Anyhow that was a few days ago, but the cheer it gave me lasted long. Oh, yes, I fitted the new tap that I mentioned in my last email. That was a bugger of a job. Fitting a new tap should be a doddle, but it was a hassle. Normally when I do plumbing jobs about the house I wouldn't dream of using compression joints or plastic piping and fittings, for me it has to be fully soldered. That's not to say there is anything wrong with these amateur technologies. It's a bit like climbing mountains, to get full satisfaction you have to do it the hard way. Come to think of it, that's probably why I play the fiddle instead of any other instrument. Back to the tap. There were more pipes under my kitchen sink than in a battleship boiler room. There was no room for anything. If I was half the man I like to think I am, I'd have cut the whole lot out and re-plumbed it from scratch. But now that I'm an old enfeebled cancer sufferer ;-) I fitted the tap using compression joints and flexible pipes. While at it, I fitted a pair of isolation valves. It was an adequate job, it sorted out a mess. I wonder how a good plumber would have tackled it, and what he would have charged.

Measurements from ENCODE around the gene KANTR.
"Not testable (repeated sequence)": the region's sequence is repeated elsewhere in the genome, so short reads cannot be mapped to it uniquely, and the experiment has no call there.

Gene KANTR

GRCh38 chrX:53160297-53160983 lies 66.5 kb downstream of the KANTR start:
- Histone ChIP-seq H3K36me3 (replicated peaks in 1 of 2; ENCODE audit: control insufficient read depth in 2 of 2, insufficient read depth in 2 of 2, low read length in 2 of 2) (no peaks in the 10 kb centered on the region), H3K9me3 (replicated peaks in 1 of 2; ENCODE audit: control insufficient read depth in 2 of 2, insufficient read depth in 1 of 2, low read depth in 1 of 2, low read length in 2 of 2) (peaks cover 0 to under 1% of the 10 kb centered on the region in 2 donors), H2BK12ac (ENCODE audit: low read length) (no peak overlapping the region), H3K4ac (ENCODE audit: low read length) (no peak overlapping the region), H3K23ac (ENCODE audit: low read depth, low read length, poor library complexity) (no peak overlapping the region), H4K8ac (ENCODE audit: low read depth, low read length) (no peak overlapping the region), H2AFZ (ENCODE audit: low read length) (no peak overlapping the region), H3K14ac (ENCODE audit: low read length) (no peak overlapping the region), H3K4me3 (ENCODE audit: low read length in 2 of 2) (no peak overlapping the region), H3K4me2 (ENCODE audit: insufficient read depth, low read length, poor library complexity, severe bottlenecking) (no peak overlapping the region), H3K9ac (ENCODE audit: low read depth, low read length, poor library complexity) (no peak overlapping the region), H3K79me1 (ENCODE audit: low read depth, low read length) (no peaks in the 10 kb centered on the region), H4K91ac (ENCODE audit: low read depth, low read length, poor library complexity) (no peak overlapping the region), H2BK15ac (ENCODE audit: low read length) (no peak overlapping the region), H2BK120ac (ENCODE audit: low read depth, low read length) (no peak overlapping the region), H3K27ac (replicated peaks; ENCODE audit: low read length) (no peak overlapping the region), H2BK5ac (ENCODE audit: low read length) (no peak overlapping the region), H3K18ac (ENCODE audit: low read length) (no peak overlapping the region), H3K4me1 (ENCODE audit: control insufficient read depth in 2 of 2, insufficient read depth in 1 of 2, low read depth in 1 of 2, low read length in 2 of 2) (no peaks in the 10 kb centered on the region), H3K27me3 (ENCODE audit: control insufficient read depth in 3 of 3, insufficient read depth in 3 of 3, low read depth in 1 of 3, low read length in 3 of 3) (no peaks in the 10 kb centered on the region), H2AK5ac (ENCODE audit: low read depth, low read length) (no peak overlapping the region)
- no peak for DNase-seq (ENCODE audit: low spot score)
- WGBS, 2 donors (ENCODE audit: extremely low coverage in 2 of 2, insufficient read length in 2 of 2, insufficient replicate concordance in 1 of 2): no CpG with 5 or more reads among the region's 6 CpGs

All of that was last week and I meant to be telling you about today. Not that today was all that exciting. Oh, before I get to today, last weekend I bought a Table Saw. A circular saw in a frame with a table on the top, through which the blade protrudes. A friend rang me to tell me about the saw, it was on special offer in ALDI. A couple of weeks ago he had paid three times as much for a similar bit of kit which was only slightly better. Terry is an architect who spends his free time re-modelling houses, he has a basement workshop full of wood-working tools, and he knows how to use them. His advice was not to be dismissed. So I bought the saw. Yesterday I couldn't resist playing with it. I spent the morning on the drawing board, well, actually on AutoCAD on the computer, and redesigned my garage-workshop workbench. I then spent the afternoon cutting up loads of wood to make the new bench. I felt like a kid with a new toy. I was a kid with a new toy.